It’s national anti-bullying week this week and I’ve been reflecting on how badly bullying can affect children if it is not stopped, not just when they’re children but well into adulthood. Despite having a bad squint as a child, I was fortunate enough to avoid being bullied. I avoided team sports like the plague and they happily avoided me, but I was not bullied.
However, when my brother went to secondary school his personality completely changed. He became both withdrawn and aggressive. Every day when he got back from school he got angry with us- his siblings – and at mum and dad. It emerged that he was being bullied. After a couple of years, he was taken out of mainstream school because the bullying continued.
Gradually, he regained some confidence in himself and became much calmer.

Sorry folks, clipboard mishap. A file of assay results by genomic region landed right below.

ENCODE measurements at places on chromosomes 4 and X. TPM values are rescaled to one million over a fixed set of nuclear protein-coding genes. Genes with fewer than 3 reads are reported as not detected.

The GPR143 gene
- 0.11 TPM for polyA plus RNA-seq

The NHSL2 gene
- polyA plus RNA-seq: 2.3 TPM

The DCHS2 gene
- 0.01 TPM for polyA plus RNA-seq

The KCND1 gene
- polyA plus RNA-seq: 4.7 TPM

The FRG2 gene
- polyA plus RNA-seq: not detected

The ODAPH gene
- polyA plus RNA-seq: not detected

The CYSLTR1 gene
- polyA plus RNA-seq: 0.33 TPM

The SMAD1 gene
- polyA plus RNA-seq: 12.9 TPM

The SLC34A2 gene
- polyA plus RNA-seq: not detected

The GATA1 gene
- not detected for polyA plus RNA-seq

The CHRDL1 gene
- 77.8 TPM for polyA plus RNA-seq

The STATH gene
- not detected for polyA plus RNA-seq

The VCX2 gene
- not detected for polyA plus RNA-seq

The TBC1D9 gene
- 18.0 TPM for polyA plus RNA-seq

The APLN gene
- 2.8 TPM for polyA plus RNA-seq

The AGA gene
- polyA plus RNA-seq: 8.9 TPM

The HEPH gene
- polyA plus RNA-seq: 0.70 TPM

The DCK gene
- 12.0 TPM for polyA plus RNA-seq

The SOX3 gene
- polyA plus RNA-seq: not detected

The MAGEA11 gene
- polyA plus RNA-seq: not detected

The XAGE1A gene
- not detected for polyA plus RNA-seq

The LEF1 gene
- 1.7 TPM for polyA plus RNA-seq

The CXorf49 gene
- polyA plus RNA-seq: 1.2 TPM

But bullying can also be endemic among adults as well. In organisations, this often revolves around conflicts between individuals that have been allowed to continue for too long without being addressed. Or where there has been a process of major change or restructuring and people have not been listened to. Sometimes, bullying is a means of the ‘bully’ protecting themselves from their own insecurities.
Whatever the cause, I truly believe that if ‘conflict’ wasn’t seen as such a dirty word, but instead as just another part of life that we have to deal with, then much heartache -and poor health – could be prevented. If we could learn the skills and develop the determination to both acknowledge our conflicts and work through them, then everyone would be better off. And everyone <em>can</em> learn the skills, they’re given the right training. It’s a matter of willingness to invest the time and resources. And to engage in that process of personal development ourselves.
Sometimes, we need others to help. And this is where mediation can support people to talk about those sticky situations by providing the safe space and structure that is needed. Where everyone is willing to take part, mediation can be a very healing thing.
If only more people were willing to give it a go.